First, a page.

By Tyler Lubben / September 15th, 2014
It isn’t totally often that I play mobile games. In my hierarchy of preferred gaming platforms, my phone tends to be on the lower end of the spectrum. However, there are still times when I find myself looking to it for entertainment, and, when that happens, I’m just as discerning about what I play as I am for my 3DS, PlayStation 4 or anything else. As such, I’m always looking for fun new titles to try, even if it’s for a mobile platform. I think I found a real winner this time.
I recently had the opportunity to try out an early build for Spirit Siege, a real-time strategy/card game for Android devices currently in development by Nova Heartbeat. The premise is simple. As a match begins, both you and your opponent have three Crystals placed around the 7×7 grid that makes up the map. The object of the game is to destroy your opponent’s Crystals while also trying to keep your own intact. To do this, you must draw character cards from your hand at the bottom of the screen and play them on the field. At this point, your card will transform into the unit it represents, and will begin to shoot at any enemy it sees in the four cardinal directions. Once either player’s three Crystals are destroyed, the match ends. Like I said, simple.
The real meat of Spirit Siege, however, comes from the different abilities of your characters, and knowing when and where it is best to play them. Different characters have different offensive, defensive and supportive abilities, so finding the best way to take advantage of the situation, and how to deal with sudden developments is key to victory. Each character card has a crystal cost to play, and, as long as you can pay this price, you can play as many cards as you want as often as you want. Your currency will steadily rise as time goes on, so it’s simply a waiting game before you can play more cards on the field. One helpful tool during gameplay is that, when a character can not yet be played, a shadow wheel slowing fills up around their picture indicating how much more time before you will have enough crystals to play it. Obviously, more powerful characters require more currency to activate, so a key part of gameplay is deciding whether you want to play a variety of cheap characters quickly to overwhelm your opponent, or wait a bit longer to play the strong characters, but give your opponent more time to prepare. It’s a fun dynamic that allows for a variety of different play styles.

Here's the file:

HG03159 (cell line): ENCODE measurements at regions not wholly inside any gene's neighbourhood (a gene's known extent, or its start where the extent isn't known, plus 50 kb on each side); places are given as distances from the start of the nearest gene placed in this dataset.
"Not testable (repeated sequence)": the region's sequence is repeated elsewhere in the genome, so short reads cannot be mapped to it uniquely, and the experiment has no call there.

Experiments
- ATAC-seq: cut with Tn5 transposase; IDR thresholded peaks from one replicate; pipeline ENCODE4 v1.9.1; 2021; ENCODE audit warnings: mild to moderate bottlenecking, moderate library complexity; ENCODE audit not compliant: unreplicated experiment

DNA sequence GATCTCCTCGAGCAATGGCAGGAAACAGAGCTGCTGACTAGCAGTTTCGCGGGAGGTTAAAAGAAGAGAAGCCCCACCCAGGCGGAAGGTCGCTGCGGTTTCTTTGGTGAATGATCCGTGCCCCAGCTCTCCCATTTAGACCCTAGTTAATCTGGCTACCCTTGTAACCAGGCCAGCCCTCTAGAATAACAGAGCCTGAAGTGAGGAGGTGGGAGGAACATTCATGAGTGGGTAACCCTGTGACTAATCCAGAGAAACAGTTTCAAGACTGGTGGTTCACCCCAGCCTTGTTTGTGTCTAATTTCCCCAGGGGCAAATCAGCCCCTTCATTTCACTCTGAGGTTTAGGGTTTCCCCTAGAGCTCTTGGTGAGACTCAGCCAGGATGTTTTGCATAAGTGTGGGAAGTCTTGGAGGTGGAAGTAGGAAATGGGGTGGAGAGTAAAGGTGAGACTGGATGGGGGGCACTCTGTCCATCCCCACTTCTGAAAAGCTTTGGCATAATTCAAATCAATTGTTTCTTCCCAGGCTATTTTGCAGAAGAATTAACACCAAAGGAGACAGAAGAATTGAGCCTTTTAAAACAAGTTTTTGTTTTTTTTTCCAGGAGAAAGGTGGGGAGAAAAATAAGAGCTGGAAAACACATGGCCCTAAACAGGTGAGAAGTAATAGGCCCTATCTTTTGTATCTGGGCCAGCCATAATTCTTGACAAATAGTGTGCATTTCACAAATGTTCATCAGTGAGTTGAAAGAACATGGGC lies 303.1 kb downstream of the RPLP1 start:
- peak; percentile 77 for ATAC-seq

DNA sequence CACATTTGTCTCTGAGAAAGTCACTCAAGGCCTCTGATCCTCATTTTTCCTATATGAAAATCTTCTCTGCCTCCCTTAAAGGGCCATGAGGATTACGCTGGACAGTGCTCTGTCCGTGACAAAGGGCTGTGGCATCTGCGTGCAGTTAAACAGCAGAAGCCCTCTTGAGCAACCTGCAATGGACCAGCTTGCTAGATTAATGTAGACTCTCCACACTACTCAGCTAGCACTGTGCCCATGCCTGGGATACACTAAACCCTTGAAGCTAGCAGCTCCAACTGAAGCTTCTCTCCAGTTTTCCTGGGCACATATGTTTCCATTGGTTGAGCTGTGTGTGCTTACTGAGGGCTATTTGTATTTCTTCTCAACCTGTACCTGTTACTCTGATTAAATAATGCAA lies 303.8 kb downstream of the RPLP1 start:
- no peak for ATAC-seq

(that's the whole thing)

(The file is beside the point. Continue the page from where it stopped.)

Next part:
Each character has abilities that will help in different situations. While almost every character has the same basic behavior of shooting any enemy in their line of sight, most of them also have special traits that can give them an advantage at different times. For instance, the Singing Siren will usually attack enemies normally, but she also periodically sends out a special attack that stuns enemies for five seconds. The Spunky Sneaker can only use the standard attack, but, when she is first placed on the field, she is invisible until an enemy unit is placed next to her. My favorite unit, however, is the Prudent Princess. On her own, this unit can do no damage to enemy units. However, after she has appeared on the field, soldiers will appear next to her on all four sides (when possible) and will attack for her. Additionally, the Princess herself will begin healing any friendly units in her line of sight with delicious cake! This can even be used to repair damaged Crystals. There’s a great variety of character abilities, and I’ve only mentioned a couple. Others can also shoot around allies, create shields and attack groups of units simultaneously. Your random units ensure that no two matches will be the same.